Harry stood outside of the dining room with the other footmen, awaiting orders, while Mistress Petunia came downstairs. A moment later, Dudley and Rose descended as though racing each other. Dudley passed without notice, but Rose smiled at Harry and skipped over to him. “Heyya, Harry. You’re to keep me company today. Ready for fun?”
“At your leisure, Miss Rose,” Harry smiled.
“Thirty-six!” Dudley shouted. “That’s two less than last year!”
“Darling, you haven’t counted Auntie Marge’s present, see?” Madam Marge pointed out. “It’s here under the big one from Mummy and Daddy.”
“Alright, thirty-seven then,” said Dudley going red in the face. Rose giggled and Harry bit his lip as Mistress Petunia sensed danger.
“And we’ll buy you two new presents while we’re out today. How’s that, popkin? Two more presents. Is that alright?”
Dudley thought for a moment. It looked like very hard work. Finally, he said slowly, “so I’ll have… thirty…thirty…”
“Thirty-nine, you clotpole!” Rose sighed, pinching the bridge of her nose.
“Oh,” Dudley said, sitting down in front of the first parcel. “Hey! I’m not a clotpole, you tart!”
“Fooled me,” Rose muttered, joining her family.
Rose was chipper all day, chatting away in her playroom while Harry watched her and joined her in her games. It was the first time in five years he’d been allowed to be her playmate, and the first time in that long that he felt like a some-what normal twelve-year-old boy enjoying the end of his summer. It felt strange to spend Dudley’s birthday at the house instead of waiting around for a photograph. Ten years of habit was hard to break.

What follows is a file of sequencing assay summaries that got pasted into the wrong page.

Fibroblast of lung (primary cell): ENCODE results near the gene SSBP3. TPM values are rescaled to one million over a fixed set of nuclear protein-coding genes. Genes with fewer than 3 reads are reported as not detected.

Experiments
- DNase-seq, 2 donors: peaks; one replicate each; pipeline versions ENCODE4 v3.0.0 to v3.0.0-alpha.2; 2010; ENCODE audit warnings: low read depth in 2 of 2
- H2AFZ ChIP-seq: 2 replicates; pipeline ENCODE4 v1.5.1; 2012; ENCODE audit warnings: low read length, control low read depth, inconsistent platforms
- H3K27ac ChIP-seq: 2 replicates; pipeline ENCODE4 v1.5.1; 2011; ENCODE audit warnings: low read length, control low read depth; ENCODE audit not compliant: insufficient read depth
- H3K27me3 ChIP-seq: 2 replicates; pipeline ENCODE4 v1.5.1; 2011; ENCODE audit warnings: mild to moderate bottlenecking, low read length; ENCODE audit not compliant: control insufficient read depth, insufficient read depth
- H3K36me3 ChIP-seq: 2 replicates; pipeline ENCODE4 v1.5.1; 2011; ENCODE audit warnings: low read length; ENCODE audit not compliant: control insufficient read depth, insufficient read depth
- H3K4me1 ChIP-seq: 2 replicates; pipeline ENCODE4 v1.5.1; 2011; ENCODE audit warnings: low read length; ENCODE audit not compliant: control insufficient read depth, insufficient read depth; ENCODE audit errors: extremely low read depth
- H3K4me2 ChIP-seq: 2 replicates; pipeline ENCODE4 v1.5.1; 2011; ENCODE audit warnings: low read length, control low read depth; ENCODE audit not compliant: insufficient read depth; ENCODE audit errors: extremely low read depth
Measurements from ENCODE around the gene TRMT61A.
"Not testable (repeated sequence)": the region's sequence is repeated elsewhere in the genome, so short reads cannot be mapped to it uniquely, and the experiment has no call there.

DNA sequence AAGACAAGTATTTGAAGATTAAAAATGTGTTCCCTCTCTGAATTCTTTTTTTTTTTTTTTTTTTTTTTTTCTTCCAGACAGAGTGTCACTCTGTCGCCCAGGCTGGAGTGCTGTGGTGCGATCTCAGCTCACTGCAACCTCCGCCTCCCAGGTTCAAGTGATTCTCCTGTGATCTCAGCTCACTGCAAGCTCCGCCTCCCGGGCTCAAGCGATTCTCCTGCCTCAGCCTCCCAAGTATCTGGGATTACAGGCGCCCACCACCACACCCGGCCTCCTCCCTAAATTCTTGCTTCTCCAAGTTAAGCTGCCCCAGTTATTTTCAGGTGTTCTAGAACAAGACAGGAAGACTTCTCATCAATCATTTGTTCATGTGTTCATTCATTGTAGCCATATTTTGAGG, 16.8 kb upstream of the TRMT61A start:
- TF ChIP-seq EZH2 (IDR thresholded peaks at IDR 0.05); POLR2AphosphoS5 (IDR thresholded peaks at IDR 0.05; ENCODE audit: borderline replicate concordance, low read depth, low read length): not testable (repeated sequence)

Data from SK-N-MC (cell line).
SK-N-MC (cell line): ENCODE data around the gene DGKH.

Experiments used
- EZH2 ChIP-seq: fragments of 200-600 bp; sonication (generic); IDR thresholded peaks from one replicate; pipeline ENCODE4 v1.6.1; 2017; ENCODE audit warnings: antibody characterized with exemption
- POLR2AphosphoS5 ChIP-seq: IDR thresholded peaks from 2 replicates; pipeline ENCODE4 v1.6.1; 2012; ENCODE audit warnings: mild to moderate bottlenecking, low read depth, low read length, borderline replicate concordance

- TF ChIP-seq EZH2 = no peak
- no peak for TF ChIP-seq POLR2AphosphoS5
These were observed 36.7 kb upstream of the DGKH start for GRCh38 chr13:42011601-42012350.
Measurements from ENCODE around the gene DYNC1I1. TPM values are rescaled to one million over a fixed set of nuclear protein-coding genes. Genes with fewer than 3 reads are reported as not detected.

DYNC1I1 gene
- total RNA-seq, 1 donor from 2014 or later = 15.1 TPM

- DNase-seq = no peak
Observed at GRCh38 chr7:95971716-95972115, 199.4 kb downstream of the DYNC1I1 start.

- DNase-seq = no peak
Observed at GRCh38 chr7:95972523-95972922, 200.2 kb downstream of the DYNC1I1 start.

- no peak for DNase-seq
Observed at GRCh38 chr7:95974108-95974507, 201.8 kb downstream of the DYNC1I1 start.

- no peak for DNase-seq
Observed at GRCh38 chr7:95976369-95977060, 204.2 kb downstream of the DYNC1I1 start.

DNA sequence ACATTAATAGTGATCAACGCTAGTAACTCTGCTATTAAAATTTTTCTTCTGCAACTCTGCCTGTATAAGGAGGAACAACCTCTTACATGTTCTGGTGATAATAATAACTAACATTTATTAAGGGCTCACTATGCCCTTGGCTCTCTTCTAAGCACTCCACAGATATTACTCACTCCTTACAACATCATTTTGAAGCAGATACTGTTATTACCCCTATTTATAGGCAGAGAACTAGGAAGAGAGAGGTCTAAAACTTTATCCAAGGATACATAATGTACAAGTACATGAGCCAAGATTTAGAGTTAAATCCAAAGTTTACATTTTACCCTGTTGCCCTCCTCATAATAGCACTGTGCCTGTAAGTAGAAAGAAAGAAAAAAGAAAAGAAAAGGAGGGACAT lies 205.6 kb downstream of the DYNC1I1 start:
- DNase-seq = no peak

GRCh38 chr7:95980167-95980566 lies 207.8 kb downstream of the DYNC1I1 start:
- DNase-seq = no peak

The next day, the family assembled in the drawing room for the painting. It was dreadfully boring, and Harry had to spend most of the time just standing next to the door, at the artist’s beck and call. He was glad when it was over, and he could get back to the kitchen to do some productive work. The rest of the staff had spent the two days cleaning all of the public rooms of the house in preparation for Dudley’s party next Friday. The house hadn’t sparkled so much since they’ve moved in, and they were rather proud of how much they’d managed to get done in such a short time even without Harry's help.
But he was looking forward to joining them in the endeavour on Wednesday morning. He woke up early just like always, roused the staff, and set about preparing the kitchen for breakfast. This morning, he had to clean the floors with sand, and he was nearly finished with it when he heard a loud clanking upstairs, followed by a pronounced masculine yelp.